Here’s another reason to be jealous if you aren’t heading to the Specialty Equipment Market Association (SEMA) Show this year: Omix-ADA will be putting a few fine examples from its Jeep collection on full display. Located in the Upper South Hall lobby of the Convention Center, the collection is set to include eight classic Jeeps, all with a patriotic, military theme.
The Willys prototype, dubbed the “Military A (Model)” or MA for short, was constructed before the war started and went through the necessary rigamarole before being accepted by the US Army. Rugged, rough, and cheap to manufacture, the MA made it to just over 1,500 produced before its successor, the MB, came along. Omix-ADA’s own MA is a salvaged workhouse recovered from a sunken landing craft at the Battle of Saipan.
The Bantam example, the BRC-40, represented the third generation in the company’s line of prototypes. Bantam had barely gotten its feet wet producing the model when the contract was terminated, citing the BRC-40 as “non-standard”-an impolite way of saying that the company could not keep up with its projected supply numbers. An oddly interesting feature of the BRC-40 is its arrangement of starter and throttle controls, which were basically swapped; the throttle was controlled by hand in the dash panel, while a button on the floor started the engine.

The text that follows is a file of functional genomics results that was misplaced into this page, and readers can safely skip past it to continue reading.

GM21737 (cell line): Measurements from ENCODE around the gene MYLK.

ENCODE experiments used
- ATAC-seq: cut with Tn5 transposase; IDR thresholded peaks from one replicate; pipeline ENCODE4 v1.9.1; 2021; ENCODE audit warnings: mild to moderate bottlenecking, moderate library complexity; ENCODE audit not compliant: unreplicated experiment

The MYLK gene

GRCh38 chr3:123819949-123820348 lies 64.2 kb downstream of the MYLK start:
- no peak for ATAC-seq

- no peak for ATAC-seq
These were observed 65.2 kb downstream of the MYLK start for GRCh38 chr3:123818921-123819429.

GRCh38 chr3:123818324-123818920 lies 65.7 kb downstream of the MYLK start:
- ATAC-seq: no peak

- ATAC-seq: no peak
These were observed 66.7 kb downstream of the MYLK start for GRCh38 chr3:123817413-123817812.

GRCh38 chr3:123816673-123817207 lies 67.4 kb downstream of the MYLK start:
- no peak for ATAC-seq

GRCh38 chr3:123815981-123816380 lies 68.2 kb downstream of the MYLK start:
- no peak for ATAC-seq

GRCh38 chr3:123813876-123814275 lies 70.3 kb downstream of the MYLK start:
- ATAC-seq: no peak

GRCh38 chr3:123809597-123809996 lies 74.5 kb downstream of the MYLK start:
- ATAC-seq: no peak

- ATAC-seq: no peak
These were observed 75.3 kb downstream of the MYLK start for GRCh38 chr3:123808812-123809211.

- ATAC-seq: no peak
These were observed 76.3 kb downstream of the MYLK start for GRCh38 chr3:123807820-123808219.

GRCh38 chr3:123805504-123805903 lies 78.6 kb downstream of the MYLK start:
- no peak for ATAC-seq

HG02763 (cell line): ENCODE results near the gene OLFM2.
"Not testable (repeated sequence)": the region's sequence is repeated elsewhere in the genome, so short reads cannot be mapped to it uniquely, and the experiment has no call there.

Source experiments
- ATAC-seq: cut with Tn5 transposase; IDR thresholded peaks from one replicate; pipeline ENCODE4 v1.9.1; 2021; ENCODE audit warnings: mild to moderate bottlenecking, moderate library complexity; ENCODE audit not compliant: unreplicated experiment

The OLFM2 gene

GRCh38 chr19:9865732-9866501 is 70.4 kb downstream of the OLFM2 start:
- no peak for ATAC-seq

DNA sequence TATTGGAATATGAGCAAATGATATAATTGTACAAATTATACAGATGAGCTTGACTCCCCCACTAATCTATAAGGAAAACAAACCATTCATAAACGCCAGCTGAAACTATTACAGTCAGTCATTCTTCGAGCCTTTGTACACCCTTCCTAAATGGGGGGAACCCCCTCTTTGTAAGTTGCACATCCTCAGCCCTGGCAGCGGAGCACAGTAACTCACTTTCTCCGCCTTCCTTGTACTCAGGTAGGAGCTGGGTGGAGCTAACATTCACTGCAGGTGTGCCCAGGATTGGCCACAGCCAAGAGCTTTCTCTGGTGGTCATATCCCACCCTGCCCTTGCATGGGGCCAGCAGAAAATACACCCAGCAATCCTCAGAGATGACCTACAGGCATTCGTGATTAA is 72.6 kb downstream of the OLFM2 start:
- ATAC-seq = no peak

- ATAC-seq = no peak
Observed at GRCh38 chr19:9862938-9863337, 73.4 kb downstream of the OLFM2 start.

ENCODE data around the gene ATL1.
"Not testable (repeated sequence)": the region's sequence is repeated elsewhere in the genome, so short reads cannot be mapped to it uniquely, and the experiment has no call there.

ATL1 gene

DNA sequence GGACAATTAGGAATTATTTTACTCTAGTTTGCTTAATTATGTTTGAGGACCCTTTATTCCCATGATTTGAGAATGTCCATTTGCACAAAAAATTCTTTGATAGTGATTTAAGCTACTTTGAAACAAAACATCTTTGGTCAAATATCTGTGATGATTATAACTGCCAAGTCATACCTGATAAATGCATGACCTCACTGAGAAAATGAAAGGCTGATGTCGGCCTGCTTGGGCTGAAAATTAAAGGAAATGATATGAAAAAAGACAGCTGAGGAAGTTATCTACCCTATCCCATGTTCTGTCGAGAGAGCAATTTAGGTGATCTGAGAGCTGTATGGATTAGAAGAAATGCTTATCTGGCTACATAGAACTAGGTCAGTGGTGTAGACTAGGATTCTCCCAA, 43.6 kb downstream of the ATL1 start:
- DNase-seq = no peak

Lastly, the Ford-built GP showed everyone how the Jeep was meant to be made: an engine that could be started with a hand crank, an instrument cluster directly in front of the driver, and pintle towing hooks for hauling around supplies, howitzers, and other things. The Lend-Lease Program found thousands of these Jeeps traversing the Atlantic to England’s Bristol or the Soviet Union’s Murmansk.
But no matter, their impact on the World War II, Dave Logan, product manager for Omix-ADA, is proud of the coterie of Jeeps his company has accrued over the years, stating: “Our collection includes more than 20 military and civilian Jeeps built between 1941 and 2013. This is just a small sampling of the vehicles being preserved by Omix-ADA.”
“As the American government prepared itself for war, these are the vehicles that would later prove essential in battle. The prototypes we’re bringing to SEMA were the basis for vehicles that contributed tremendously to the war effort and were involved in some of the key turning points of the war.”
The rest of the other display models will be as follows: a 1942 Willys MB; a 1943 Ford GPA (Amphibious Jeep); a 1951 Willys M38; a 1952 Willys M38A1; and a 1967 Kaiser Jeep M715. The amphibious “Seep” in particular could prove a popular exhibit all its own, thanks to its extreme rarity.
We can’t wait to see these rugged machines up close and in person when we pack up and drive to the SEMA at the end of the month. If you want to see the rest of the collection, check out JeepCollection.com. Omix-ADA’s other attractions, including the build of a 2013 Wrangler with R. Lee Ermey as its emcee, sound just as exciting, if not more so!